So before every founder takes the stage, they do a pitch framework session with me that is, it's a hybrid of what I taught at Kellogg, plus Art of the Start, plus a book called Pitch Anything. And it's really about how do you get your idea into four minutes that you can use anywhere in the world. You can use it at a cocktail party. You can use it in front of a presentation like this. You can do it over the phone.

And they have two sessions with me. They're not one-on-one, of course, it's one to many. We record it for the people who can't participate. But the quality of the pitches that come through TechRise are superior to many that you'd see even on Shark Tank. I was on Shark Tank, by the way. So maybe that's another reason why I was good at training for this.

But for many founders, it's the first time they've been forced to answer a lot of the questions around what are their indicators or product market fit, how are they going to bring this to life? What is the competitive landscape? How big is this market opportunity? And so this forcing function of getting them to be organized about their ideas before they ever share them with the world allows us to bring better quality relationships when we do mentor matching, which is another component of this.

So we realized that one of the things that happens in networks and mentorship programs is that someone who is in an industry for many, many years meets someone who's brand new and entering an industry and they know all the reasons why this startup can't work. They know a lot of the gotchas or the startup is so, so far behind where their level of expertise is because they've been in the career for so long that it's just a misalignment of mentorship.

What's better is actually more proximate founders, people who've been in the trenches two years ago, three years ago, who can open up network introductions and who can potentially help them think through some of the problems that they'll face, not necessarily in the building of their business, but also on how they're going to structure their fundraise and things like that.

funding for BIPOC founders in:

And when we look at how some of the other markets are performing compared to Chicago, so LA is one of the fastest growing venture ecosystems in the world. We talked to people there to figure out what's happening, why is it happening? And it's a product of a couple of things.

One is big exits where the early investors were local and got the benefit of that and got addicted to the win. So they wanted to go and reinvest it and feel that again. They're either reinvesting in spin-out teams or some of them are starting their own companies or they're actually going full into venture or super angel status.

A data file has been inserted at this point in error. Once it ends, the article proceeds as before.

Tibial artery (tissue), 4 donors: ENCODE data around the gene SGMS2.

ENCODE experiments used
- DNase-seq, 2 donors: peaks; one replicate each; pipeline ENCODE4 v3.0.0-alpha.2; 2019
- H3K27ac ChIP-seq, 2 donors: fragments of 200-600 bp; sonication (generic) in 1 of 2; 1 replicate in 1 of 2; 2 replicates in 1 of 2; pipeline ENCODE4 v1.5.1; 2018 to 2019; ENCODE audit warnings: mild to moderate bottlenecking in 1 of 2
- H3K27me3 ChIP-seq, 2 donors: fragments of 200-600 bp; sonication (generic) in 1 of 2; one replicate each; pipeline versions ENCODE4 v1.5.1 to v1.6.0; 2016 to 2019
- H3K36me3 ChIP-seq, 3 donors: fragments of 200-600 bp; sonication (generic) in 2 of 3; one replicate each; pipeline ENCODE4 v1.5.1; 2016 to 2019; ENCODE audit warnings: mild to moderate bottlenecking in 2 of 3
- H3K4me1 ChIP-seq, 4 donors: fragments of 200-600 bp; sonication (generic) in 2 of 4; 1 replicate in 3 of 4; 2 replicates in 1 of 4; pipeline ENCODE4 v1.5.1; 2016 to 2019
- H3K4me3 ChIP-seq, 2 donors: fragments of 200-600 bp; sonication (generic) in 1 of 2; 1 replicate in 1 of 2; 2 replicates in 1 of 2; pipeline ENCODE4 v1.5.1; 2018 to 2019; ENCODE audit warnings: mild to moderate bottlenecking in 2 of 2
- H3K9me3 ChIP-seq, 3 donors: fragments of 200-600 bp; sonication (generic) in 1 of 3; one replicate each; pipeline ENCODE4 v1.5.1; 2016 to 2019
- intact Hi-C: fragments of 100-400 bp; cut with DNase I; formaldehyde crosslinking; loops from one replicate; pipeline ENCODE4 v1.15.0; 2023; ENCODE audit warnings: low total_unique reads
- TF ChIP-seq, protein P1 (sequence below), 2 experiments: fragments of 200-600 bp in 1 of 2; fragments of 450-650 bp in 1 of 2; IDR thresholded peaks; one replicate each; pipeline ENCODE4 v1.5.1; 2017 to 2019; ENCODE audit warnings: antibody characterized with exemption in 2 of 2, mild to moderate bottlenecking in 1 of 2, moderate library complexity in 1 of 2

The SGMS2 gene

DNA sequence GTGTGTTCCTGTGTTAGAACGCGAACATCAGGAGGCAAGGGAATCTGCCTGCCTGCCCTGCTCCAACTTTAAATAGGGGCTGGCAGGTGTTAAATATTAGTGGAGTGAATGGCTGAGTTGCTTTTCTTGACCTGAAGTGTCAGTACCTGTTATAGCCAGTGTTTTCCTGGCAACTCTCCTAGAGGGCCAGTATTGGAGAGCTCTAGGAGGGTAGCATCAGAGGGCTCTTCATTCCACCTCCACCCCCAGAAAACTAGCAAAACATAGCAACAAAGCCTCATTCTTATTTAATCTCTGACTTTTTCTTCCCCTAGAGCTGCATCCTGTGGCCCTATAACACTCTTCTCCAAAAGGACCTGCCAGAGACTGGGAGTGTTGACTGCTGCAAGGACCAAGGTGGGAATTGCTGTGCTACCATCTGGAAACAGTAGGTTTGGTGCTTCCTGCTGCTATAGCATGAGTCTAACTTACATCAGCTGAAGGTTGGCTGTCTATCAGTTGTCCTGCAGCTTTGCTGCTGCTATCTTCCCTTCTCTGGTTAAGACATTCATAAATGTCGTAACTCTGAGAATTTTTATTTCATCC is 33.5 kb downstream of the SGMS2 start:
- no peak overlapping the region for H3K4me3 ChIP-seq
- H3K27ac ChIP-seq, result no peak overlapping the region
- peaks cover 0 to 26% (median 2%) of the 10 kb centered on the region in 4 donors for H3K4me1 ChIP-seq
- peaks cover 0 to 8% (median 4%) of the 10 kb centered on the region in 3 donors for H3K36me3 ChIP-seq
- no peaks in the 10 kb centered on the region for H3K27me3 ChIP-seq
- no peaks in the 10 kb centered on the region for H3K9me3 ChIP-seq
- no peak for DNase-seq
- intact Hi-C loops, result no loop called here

We have so few of those in Chicago. So I will say our big wins did not recycle capital. In the last decade, Chicago failed to invest in 80% of its unicorns before the series A. That cost people like you all in the room, who are probably accredited investors and didn't get an opportunity to invest, a couple billion dollars that could have been turned into new businesses, new wealth creation.

And we can't quantify how much more these companies would accelerate if they had access to capital sooner in the stack. So one of the things that we know to be true about the capital stack is that you can't bootstrap your way to a series B company. It's just not possible unless you inherited this business and it's growing for generations, but there aren't a lot of those anymore.

So when we think about how do we turn Chicago into a financially vibrant city where people are coming and building big businesses over time, we have to have a picture that allows companies to do that in 7 to 10 years, it can't be 27 years. And so we're thinking about this really from growth hacking and funnel mechanics.

So TechRise is top of the funnel equity, bring more people of color into the top of the funnel so that when they do get funding, we have a better chance of one day seeing women and people of color leading series B, series C and unicorn companies. But if we put 700 companies, which is the active pipeline right now, into the top of the funnel, and there is no seed to series A journey for them, they will all die on the vine and we will have wasted all this money and all this time.

So right now, I focus on how do we layer into the capital stack. At the same time, what we're doing, and hopefully you all will join us for this if you didn't this year, but we have TechChicago Week. And part of that is a capital summit where we're thinking about growth stage and beyond.

So what role does P33 have in this, what role does ThinkChicago have, what role does World Business Chicago have in trying to bring bigger firms here to spend more time with our founders who are getting to growth stage? Because what has happened historically is that once founders raise their series B, they leave because there's no incentive here for them to stay. It's a tax issue, it's a crime issue, of course, it's a weather issue. But the bigger problem is that there's almost no loyalty to our city because no one really helped them build.